Los Angeles Opera Preview: EINSTEIN ON THE BEACH (Dorothy Chandler Pavilion)

by Tony Frankel on October 1, 2013

in Theater-Los Angeles

Post image for Los Angeles Opera Preview: EINSTEIN ON THE BEACH (Dorothy Chandler Pavilion)

RELATIVITY, STAGED

A trusty theater friend witnessed Einstein on the Beach at BAM in New York last year, and she told me it was not just one of the greatest theatrical experiences of her life, but one of the greatest experiences she had ever had, period. I have consistently A scene from EINSTEIN ON THE BEACH. Photo by Lucie Jansch.heard that the 1976 opera by Philip Glass and Robert Wilson (with choreography by Lucinda Childs) was groundbreaking, catapulting the creators’ careers, but knowledge of Einstein’s arrival in L. A. on October 11 prompted a phone call to her. The original collaborators have resurrected their show for a world-wide tour with just a few stops in the states—BAM being one—and it arrives for only three performances courtesy of LA Opera. The Dorothy Chandler Pavilion engagement will be the final chance to see this opera, and there are hardly any seats left. When else am I going to get a chance to see it? I wanted details.

It occurred to me that this was the first time I spoke with someone who actually saw it. She said, “It’s very bizarre and very fresh, very consuming and extraordinarily mystical and mesmerizing. It’s almost five hours with no plot, no characters and—get this—no intermission; but when it was over, I felt as though someone had awakened me from a beautiful dream. It’s one of those events in the A scene from EINSTEIN ON THE BEACH (photo credit Lucie Jansch).theater that defies description but demands attendance.”

My intrigue was piqued by a long pause.

“What’s it about?” I asked.

“I was hoping you wouldn’t ask that,” she laughed—and then sighed. “I don’t really know what it’s about. For an avant-garde work, it’s quite unpretentious. The whole thing is a phantasmagoria of Einstein-inspired dance, music and imagery in four acts, separated by entr’actes that Wilson calls “Knee Plays,” but there isn’t a main character. Einsteins are all over the place—even a violinist was outfitted like him. It seems to be inspired by the life and work of Einstein, but…” She stopped.

A scene from EINSTEIN ON THE BEACH (photo by Lucie Jansch)“What?”

“I dunno. It’s like I want to talk about it, but somehow that’s impossible. You just have to see it.”

I promised I would, but immediately called another friend who saw it in Berkeley. He offered the same dreamy insight with few words: “Just promise me you’ll go.”

So I contacted LA Opera to see if they could elucidate. Here’s what they say: “You Decide What It Means. It’s a masterpiece of modernism; a non-linear, non-narrative operatic event.  Everyone will walk away with a different interpretation. It’s visually stunning, musically mesmerizing, and breathtakingly choreographed.  A scene from EINSTEIN ON THE BEACH (photo by Lucie Jansch).It will challenge the way you think, hear and see.” Both of my friends concurred that the stagecraft and lighting are astonishing.

Understandably confused, I wondered how to explain to Stage and Cinema readers about the 4 ½ hours length with no real intermission. LA Opera’s response: “Not to worry. Unlike other operas, Einstein on the Beach was created to allow for coming and going throughout the piece. Need to use the restroom?  Please do whenever you need.  Hungry? Patina restaurant will be serving special Einstein Relativity snacks and cocktails. There is even a Social Media Lounge on the 3rd floor, where free WiFi will be provided.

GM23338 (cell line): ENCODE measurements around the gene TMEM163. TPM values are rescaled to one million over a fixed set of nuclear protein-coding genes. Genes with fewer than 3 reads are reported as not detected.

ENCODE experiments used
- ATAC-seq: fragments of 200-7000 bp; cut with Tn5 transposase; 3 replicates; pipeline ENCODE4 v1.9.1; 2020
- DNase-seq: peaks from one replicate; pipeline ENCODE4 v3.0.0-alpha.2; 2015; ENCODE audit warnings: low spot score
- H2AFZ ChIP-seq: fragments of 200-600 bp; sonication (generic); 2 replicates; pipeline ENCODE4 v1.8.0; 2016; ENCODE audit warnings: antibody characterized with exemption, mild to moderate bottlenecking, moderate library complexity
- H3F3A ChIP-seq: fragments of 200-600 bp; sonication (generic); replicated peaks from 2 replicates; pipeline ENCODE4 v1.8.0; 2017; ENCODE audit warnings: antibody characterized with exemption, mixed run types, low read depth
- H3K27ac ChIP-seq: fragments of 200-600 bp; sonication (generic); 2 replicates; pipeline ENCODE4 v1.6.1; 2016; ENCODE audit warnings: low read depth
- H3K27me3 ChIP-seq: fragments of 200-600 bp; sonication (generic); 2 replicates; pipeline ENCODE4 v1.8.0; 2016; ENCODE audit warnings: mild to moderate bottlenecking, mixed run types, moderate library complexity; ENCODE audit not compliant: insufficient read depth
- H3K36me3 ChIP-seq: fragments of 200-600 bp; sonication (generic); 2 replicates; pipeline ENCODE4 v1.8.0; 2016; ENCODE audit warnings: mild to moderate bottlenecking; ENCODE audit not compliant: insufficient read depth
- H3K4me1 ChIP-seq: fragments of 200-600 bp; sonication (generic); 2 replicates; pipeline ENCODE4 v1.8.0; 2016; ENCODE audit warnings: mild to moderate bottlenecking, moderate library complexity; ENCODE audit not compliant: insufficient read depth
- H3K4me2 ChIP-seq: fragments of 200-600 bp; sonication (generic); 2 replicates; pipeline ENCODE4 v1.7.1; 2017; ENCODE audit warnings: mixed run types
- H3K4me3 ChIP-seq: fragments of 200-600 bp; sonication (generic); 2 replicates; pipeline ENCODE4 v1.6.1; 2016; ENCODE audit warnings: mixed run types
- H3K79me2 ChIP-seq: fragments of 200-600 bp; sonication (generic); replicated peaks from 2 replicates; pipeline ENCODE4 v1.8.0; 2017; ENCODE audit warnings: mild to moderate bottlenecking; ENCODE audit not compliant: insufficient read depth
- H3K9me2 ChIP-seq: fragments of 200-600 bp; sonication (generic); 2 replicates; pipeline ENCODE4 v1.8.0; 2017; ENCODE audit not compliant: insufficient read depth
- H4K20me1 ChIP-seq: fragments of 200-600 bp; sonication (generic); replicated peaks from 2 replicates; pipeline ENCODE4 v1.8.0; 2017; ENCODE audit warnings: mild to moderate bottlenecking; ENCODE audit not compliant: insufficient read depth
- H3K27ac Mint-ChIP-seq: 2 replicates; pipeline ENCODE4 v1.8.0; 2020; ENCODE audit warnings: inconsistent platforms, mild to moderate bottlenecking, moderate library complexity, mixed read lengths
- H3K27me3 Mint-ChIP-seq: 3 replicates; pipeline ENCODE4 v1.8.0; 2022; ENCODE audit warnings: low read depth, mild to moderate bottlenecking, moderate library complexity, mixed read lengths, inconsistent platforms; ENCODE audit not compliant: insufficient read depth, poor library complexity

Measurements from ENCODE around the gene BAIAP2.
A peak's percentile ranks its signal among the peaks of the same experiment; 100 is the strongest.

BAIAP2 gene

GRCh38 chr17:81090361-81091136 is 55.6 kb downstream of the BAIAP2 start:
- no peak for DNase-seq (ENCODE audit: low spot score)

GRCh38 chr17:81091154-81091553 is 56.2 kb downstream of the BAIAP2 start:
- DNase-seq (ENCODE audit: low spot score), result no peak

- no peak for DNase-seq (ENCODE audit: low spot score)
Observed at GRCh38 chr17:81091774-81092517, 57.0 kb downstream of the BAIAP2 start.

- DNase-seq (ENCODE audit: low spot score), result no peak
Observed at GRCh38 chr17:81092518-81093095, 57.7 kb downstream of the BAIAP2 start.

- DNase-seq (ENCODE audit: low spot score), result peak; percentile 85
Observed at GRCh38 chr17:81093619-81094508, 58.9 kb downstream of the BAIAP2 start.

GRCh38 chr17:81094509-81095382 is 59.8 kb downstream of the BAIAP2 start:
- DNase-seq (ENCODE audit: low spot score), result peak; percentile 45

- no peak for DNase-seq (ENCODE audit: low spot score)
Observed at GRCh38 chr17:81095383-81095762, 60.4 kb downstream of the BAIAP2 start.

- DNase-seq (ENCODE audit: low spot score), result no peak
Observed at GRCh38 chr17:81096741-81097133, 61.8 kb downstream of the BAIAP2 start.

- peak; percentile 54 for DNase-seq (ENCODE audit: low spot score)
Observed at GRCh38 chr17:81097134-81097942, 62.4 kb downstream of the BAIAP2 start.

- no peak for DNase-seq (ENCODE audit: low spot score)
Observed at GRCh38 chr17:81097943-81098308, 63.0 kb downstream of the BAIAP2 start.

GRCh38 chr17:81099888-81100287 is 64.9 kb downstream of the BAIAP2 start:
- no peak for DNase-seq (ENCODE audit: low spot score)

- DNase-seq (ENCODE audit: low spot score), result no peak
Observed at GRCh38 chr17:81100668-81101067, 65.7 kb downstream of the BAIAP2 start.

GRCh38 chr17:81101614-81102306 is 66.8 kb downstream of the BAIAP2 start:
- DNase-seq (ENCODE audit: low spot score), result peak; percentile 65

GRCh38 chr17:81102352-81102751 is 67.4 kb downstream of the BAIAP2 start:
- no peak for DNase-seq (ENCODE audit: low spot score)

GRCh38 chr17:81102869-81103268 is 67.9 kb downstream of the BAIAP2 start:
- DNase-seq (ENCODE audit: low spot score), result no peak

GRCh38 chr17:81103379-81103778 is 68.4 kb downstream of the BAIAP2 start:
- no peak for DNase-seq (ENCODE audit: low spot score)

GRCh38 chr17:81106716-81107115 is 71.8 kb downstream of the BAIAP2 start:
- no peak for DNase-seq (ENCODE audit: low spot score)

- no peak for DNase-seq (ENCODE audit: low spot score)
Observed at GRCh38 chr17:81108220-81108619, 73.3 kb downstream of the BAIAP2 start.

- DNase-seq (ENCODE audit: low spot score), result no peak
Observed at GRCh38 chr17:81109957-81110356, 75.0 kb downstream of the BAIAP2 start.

“Actually, it’s longer than 4 ½ hours when you consider that Pulitzer Prize-winning classical music critic Tim Page will give a free pre-performance lecture and Q&A prior to each performance. Also, Caltech presents the Einstein Paper Project, an installation of 12 large portraits of Albert Einstein created by the noted photographer A scene from EINSTEIN ON THE BEACH - photo by Lucie JanschHerman Landshoff, which will be showcased in the lobby. And pre-show warm ups with the cast begin 30 minutes prior to start time.”

OK, I can’t say I know much more about the show than when I began my queries, but I do know that the production at LA Opera will be the last time the three original creative greats will collaborate together on this historic and, according to my friends, unforgettable piece. This is also the first time Einstein on the Beach has been presented by a major opera company. After October 13, the show heads to Théâtre du Châtelet in Paris, and then it’s over—sort of like an indescribable dream that will never happen again but will leave an indelible mark on your soul.

A scene from EINSTEIN ON THE BEACH - photo by Lucie Jansch.

photos by Lucie Jansch and Lesley Leslie-Spinks

Einstein on the Beach
presented by LA Opera
in collaboration with the Center for the Art of Performance at UCLA (CAP UCLA)
produced by Pomegranate Arts, Inc.

Friday, October 11, 2013, at 6:30pm
Saturday, October 12, at 6:30pm
Sunday, October 13, at 2pm
at the Dorothy Chandler Pavilion

for tickets, call 213.972.8001 or visit LA Opera http:// www.LAOpera.com

Want to know more? Get the opportunity to actually speak with the creative powerhouses behind Einstein on the Beach when CAP UCLA hosts a special “In Conversation” event with creators Robert Wilson, Lucinda Childs and Phillip Glass. It will be held at UCLA’s Royce Hall Saturday October 12, 2013 at 1 p.m.
for tickets,  visit CAP UCLA

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